Watching a man slip on a banana skin is funny once.
The umpteenth time, it is tedious. So too with Boris Johnson. His performance is treated as substance, when in truth it’s fluff that distracts from tragedy.
The prime minister riffed to Tory MPs this week that “devolution had been a disaster”.
For days previously the spin was that sacking some special advisers signalled a reset, a softer PM who would be respectful of Scotland and the north of England was promised. So much for that.
His remark triggered outrage – one paper even called it “Devogate” – though it told us nothing we didn’t already know. Read the Internal Market Bill and it’s set out in legalese; the Bill would remove powers from the devolved nations.
Johnson is a British nationalist, which has always meant an English nationalist with only a sentimental regard for the other nations of the UK.
The SNP will weaponise Johnson’s stupid words in the bid to hold and win an Indy referendum, which is good campaigning but a terrible basis for making a huge decision on our future.
That BoJo is an idiot is a given, but make that the grounds for independence and you make idiots of all of us.
Most reasonable people can see that Dominic Cummings’ Brexit campaign was a Trumpian low in British politics.
It used a lie about funds for the NHS, dog whistle racism against immigrants, and bigotry against Muslim Turks joining the EU. It made fools of those it persuaded, and fools of those with more noble reasons for backing Brexit.
If Scots are persuaded on Indy on the basis of Johnson’s sexism, opportunism and bad judgment, it would be no more legitimate than Vote Leave’s victory.
Cummings isn’t around to account for Brexit, and Johnson won’t be there to justify Indy after the vote.
When Indy Scotland must make budget choices based on reduced spending, blaming Boris will appear bizarre. If Indy Scotland should sell assets like Scottish Water to boost the NHS, Johnson’s competence will be immaterial.
It is a golden truth of Indy, and should be written on the wall of every household in the land, that when we are independent we will only have ourselves to blame.
Nowhere is this more relevant than the newly locked-down west central Scotland. Ostensibly the closure of non-essential shops and restrictions on travel are due to Covid.
Yet an emerging view of the virus is that it is not a pandemic, but syndemic. A pandemic is a disease which spreads and can be contained and defeated by medicine; a syndemic is a disease which spreads because of existing policy failures.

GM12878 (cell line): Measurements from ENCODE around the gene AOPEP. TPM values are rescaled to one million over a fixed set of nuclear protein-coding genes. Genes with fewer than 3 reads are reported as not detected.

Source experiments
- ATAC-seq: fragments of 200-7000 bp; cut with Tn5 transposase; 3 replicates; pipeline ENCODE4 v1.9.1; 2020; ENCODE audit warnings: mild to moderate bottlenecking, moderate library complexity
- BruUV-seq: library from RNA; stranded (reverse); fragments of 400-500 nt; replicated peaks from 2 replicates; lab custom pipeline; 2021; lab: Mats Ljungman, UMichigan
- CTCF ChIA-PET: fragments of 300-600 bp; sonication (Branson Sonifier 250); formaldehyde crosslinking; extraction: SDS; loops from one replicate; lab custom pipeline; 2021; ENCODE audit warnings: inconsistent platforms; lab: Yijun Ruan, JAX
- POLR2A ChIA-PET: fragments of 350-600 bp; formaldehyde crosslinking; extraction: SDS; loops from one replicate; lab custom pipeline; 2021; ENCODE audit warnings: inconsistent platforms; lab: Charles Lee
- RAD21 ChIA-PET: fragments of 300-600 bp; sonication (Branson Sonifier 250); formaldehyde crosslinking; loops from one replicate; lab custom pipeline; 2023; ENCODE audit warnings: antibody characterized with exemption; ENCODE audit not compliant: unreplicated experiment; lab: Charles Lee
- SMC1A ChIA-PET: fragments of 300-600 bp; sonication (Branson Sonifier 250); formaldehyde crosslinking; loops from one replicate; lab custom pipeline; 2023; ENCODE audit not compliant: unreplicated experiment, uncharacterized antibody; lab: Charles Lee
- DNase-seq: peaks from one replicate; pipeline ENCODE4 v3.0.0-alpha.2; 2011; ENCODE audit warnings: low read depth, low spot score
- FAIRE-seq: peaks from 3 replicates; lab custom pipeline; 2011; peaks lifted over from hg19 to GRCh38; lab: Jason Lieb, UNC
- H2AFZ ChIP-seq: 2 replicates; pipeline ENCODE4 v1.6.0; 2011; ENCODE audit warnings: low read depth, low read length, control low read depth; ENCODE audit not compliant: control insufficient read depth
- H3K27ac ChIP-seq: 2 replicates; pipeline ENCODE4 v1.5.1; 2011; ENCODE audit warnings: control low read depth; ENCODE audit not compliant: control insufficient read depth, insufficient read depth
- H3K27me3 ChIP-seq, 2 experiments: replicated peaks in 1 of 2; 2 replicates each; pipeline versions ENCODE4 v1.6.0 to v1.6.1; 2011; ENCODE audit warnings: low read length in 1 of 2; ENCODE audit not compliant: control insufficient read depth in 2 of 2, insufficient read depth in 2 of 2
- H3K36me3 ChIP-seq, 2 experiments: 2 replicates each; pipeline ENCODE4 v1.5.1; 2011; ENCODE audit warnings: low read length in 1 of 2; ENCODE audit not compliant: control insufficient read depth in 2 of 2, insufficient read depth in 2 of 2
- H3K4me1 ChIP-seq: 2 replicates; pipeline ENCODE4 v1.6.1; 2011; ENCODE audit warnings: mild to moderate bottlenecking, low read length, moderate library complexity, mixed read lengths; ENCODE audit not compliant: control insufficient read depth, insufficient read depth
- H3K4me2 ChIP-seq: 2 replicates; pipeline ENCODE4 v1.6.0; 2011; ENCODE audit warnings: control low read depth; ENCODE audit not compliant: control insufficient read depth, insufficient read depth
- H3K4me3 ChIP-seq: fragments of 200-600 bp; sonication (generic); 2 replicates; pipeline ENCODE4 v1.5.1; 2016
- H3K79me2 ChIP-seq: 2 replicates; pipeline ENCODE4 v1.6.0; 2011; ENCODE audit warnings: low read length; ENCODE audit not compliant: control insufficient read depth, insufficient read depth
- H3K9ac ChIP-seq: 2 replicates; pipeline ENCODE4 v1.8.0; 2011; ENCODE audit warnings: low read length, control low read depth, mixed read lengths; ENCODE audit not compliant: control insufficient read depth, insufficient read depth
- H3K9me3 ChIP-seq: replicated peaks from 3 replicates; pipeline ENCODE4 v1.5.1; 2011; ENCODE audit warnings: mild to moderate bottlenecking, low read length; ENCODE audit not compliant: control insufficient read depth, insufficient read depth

According to an article in The Lancet, recommended by Edinburgh University’s Professor Linda Bauld, Covid kills in places already suffering from multiple deprivation.
The author, Richard Horton, says: “The vulnerability of older citizens; black, Asian, and minority ethnic communities; and key workers who are commonly poorly paid with fewer welfare protections points to a truth so far barely acknowledged – namely, that no matter how effective a treatment or protective a vaccine, the pursuit of a purely biomedical solution to Covid-19 will fail.
“Unless governments devise policies and programmes to reverse profound disparities, our societies will never be truly Covid-19 secure.”
Deprivation is always a killer, except it’s called obesity, cancer and alcoholism on the death certificate. Covid joins that list.
Deprivation matters because it is the biggest policy failure of Scotland.
Any informed and honest assessment of Indy must start from the issue of poverty, which is why (ex) prime minister Gordon Brown’s remarks this week are far more important to our national debate than anything the clown in Downing Street says.
On the holding of an Indy referendum in 2021, Brown has called for a delay, a “time to heal” from the virus.
This connects into his thoughts about the reality of Indy, that the “truth” has yet to be told by the SNP.
It also links into his anxiety about how those on lower incomes are being punished by welfare reforms, job losses and the coming spending crisis as the UK seeks to settle its virus debts.
Brown is arguably the most serious politician in Scotland. He trumps Sturgeon on this scale as his position is coherent. She, for all her talents, refuses to reconcile campaign poetry to economic prose.
If Covid is killing Scots and wrecking our economy not just as viral bad luck, but as a consequence of systemic failures, it deserves to become a political emergency as much as a medical one.
The virus thrives in the poorer parts of Scotland because devolution has been a disaster at reversing decades of policy disaster under the Union – and without a truthful discussion about Indy it might just be the next disaster in line.
Whipping up a storm about Boris is just more fluff that distracts from the truth.
Framing Covid as a medical emergency requiring national sacrifice denies systemic failures under all forms of government.
The fact is, Boris isn’t the only fool in power.